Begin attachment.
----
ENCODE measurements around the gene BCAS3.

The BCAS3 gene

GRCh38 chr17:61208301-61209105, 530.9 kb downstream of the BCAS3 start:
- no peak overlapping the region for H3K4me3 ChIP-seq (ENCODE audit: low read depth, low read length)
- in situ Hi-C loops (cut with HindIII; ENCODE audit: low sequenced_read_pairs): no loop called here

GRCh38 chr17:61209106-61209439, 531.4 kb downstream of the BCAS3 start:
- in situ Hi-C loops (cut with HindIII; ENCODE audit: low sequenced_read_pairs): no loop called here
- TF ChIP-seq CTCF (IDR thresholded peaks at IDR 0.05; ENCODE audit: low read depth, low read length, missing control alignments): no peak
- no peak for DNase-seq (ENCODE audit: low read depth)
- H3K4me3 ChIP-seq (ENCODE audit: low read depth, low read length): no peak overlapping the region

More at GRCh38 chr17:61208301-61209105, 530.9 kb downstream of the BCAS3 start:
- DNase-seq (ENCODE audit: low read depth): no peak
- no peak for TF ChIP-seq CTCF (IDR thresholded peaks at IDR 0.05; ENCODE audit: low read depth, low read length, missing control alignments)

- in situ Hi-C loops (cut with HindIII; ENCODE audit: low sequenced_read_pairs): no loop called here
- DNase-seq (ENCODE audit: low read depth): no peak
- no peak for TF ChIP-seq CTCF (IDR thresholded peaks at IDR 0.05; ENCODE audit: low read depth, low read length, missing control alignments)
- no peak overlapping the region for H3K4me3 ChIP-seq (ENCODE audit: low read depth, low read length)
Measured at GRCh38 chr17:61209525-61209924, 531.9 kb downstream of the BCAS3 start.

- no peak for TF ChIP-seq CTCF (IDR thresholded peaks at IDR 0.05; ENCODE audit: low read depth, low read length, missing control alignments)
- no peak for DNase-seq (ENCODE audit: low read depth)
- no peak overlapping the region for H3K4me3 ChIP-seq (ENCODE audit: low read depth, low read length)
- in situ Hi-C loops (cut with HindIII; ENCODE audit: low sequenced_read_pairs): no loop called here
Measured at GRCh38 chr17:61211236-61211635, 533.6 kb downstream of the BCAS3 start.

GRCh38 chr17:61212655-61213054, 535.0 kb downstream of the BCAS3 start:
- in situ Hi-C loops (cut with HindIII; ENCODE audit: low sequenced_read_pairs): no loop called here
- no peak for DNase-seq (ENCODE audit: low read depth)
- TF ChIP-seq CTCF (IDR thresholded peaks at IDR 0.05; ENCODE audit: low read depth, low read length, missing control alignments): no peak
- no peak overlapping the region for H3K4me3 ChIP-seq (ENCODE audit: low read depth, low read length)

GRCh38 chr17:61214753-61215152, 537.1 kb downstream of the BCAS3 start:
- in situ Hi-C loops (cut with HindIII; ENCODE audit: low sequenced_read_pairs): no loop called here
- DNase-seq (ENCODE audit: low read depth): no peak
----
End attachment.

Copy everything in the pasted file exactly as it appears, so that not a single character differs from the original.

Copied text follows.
ENCODE measurements around the gene BCAS3.

The BCAS3 gene

GRCh38 chr17:61208301-61209105, 530.9 kb downstream of the BCAS3 start:
- no peak overlapping the region for H3K4me3 ChIP-seq (ENCODE audit: low read depth, low read length)
- in situ Hi-C loops (cut with HindIII; ENCODE audit: low sequenced_read_pairs): no loop called here

GRCh38 chr17:61209106-61209439, 531.4 kb downstream of the BCAS3 start:
- in situ Hi-C loops (cut with HindIII; ENCODE audit: low sequenced_read_pairs): no loop called here
- TF ChIP-seq CTCF (IDR thresholded peaks at IDR 0.05; ENCODE audit: low read depth, low read length, missing control alignments): no peak
- no peak for DNase-seq (ENCODE audit: low read depth)
- H3K4me3 ChIP-seq (ENCODE audit: low read depth, low read length): no peak overlapping the region

More at GRCh38 chr17:61208301-61209105, 530.9 kb downstream of the BCAS3 start:
- DNase-seq (ENCODE audit: low read depth): no peak
- no peak for TF ChIP-seq CTCF (IDR thresholded peaks at IDR 0.05; ENCODE audit: low read depth, low read length, missing control alignments)

- in situ Hi-C loops (cut with HindIII; ENCODE audit: low sequenced_read_pairs): no loop called here
- DNase-seq (ENCODE audit: low read depth): no peak
- no peak for TF ChIP-seq CTCF (IDR thresholded peaks at IDR 0.05; ENCODE audit: low read depth, low read length, missing control alignments)
- no peak overlapping the region for H3K4me3 ChIP-seq (ENCODE audit: low read depth, low read length)
Measured at GRCh38 chr17:61209525-61209924, 531.9 kb downstream of the BCAS3 start.

- no peak for TF ChIP-seq CTCF (IDR thresholded peaks at IDR 0.05; ENCODE audit: low read depth, low read length, missing control alignments)
- no peak for DNase-seq (ENCODE audit: low read depth)
- no peak overlapping the region for H3K4me3 ChIP-seq (ENCODE audit: low read depth, low read length)
- in situ Hi-C loops (cut with HindIII; ENCODE audit: low sequenced_read_pairs): no loop called here
Measured at GRCh38 chr17:61211236-61211635, 533.6 kb downstream of the BCAS3 start.

GRCh38 chr17:61212655-61213054, 535.0 kb downstream of the BCAS3 start:
- in situ Hi-C loops (cut with HindIII; ENCODE audit: low sequenced_read_pairs): no loop called here
- no peak for DNase-seq (ENCODE audit: low read depth)
- TF ChIP-seq CTCF (IDR thresholded peaks at IDR 0.05; ENCODE audit: low read depth, low read length, missing control alignments): no peak
- no peak overlapping the region for H3K4me3 ChIP-seq (ENCODE audit: low read depth, low read length)

GRCh38 chr17:61214753-61215152, 537.1 kb downstream of the BCAS3 start:
- in situ Hi-C loops (cut with HindIII; ENCODE audit: low sequenced_read_pairs): no loop called here
- DNase-seq (ENCODE audit: low read depth): no peak